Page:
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Author Topic: Can gravitational waves be directly detected?  (Read 604 times)

ijaz

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Can gravitational waves be directly detected?
« on: 07/12/2015 05:34:02 »
Can gravitational waves be directly detected? If so how??
« Last Edit: 07/12/2015 08:18:39 by chris »


 

Offline Space Flow

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Re: can gravitational waves be directly detected??
« Reply #1 on: 07/12/2015 05:48:23 »
What do you mean by "directly" detected?
If you mean can you somehow detect a GW passing without technology, then: No.
There is no way for someone that is part of the local spacetime to detect any change in that spacetime's shape. Everything is equally effected.
That's why with lasers we are counting on the small difference in space covered by the detector the speed of light will detect a deferential that is going to be tiny, but enough to change the interference pattern.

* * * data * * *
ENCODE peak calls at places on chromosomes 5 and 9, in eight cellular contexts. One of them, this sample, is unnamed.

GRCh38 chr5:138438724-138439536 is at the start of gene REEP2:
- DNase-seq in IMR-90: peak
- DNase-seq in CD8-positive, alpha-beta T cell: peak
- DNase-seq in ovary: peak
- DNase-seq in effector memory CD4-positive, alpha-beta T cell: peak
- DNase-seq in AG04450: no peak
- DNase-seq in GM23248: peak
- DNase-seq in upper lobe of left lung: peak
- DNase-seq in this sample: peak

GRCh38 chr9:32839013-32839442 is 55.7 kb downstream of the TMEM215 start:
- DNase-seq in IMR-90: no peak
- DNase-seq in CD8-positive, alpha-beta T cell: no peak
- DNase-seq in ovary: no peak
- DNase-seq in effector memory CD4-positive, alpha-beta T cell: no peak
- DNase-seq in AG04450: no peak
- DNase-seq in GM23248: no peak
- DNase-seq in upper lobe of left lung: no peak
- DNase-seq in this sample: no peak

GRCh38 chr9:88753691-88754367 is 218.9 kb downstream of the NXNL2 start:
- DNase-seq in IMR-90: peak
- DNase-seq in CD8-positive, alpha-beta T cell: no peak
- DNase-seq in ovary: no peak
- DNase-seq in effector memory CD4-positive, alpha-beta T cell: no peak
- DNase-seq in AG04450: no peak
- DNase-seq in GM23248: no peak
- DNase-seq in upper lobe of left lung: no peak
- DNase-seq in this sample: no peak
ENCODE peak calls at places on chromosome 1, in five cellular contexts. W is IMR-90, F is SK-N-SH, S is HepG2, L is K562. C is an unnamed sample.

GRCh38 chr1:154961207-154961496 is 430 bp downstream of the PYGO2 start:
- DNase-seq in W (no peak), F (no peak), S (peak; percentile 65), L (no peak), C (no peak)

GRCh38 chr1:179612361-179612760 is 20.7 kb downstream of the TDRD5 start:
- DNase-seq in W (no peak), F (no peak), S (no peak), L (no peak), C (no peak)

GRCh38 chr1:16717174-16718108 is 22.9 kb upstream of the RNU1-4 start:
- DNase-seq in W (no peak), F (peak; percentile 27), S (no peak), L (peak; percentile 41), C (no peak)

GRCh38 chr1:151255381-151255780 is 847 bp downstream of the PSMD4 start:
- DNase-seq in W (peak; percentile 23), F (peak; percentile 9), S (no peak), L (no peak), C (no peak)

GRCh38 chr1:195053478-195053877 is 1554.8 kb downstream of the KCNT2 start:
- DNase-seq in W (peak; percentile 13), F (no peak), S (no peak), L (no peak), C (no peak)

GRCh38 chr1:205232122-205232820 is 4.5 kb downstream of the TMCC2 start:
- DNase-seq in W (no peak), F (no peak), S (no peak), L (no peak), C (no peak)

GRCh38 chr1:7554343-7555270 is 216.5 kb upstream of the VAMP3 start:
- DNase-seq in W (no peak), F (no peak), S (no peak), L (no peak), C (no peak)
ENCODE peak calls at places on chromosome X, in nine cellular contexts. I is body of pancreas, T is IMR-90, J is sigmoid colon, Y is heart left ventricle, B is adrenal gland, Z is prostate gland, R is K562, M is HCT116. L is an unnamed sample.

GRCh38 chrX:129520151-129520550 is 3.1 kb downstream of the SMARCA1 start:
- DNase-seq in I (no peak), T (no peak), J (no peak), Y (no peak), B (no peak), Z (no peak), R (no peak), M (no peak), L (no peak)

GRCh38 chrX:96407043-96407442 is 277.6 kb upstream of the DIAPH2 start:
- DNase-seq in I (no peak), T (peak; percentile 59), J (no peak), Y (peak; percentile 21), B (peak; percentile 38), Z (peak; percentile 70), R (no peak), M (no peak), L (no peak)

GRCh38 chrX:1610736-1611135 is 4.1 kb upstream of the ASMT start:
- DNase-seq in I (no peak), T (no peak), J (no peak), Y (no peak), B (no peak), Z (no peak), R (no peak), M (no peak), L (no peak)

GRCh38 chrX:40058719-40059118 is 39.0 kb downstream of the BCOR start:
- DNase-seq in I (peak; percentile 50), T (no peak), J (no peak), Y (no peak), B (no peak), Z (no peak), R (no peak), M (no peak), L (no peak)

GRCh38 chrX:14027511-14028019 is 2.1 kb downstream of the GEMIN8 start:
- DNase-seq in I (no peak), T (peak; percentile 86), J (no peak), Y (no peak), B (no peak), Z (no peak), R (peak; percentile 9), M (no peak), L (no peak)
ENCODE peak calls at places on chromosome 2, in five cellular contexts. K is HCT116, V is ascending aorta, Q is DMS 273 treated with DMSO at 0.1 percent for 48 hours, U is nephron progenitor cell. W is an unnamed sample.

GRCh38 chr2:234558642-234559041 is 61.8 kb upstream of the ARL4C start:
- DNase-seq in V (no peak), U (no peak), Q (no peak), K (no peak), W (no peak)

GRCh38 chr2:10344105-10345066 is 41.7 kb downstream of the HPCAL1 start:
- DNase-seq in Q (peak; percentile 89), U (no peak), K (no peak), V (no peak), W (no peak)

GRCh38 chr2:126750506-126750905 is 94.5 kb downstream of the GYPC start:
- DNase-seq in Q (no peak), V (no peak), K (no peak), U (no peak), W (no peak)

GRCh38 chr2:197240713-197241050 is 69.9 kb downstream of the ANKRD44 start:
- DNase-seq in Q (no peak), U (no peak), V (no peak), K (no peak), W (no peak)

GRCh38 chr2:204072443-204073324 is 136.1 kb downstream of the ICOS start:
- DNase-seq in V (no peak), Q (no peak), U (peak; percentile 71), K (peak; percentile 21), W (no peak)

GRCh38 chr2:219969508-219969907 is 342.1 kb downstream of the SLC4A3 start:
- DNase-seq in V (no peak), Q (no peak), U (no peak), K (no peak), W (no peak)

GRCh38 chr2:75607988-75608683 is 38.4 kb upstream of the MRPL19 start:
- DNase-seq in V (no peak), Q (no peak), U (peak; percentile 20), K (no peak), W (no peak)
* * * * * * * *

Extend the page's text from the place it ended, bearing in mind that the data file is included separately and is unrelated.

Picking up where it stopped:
Gravitational Waves have never been directly detected by any means so far used....

Hope that helps
« Last Edit: 07/12/2015 05:50:12 by Space Flow »
 

Offline evan_au

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Re: Can gravitational waves be directly detected?
« Reply #2 on: 07/12/2015 09:44:28 »
Pulsars spiraling inwards provides a fair degree of confidence that gravitational waves are real. It was enough to convince the Nobel committee in 1993. But its a somewhat indirect proof.

As well as the ground-based interferometers, physicists are proposing a space-based interferometer that should be much more sensitive.

Several other approaches are being tried to detect gravitational waves, including monitoring the periods of pulsars, which could be affected by gravitational waves crossing our line of sight.
 

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Re: Can gravitational waves be directly detected?
« Reply #2 on: 07/12/2015 09:44:28 »

 

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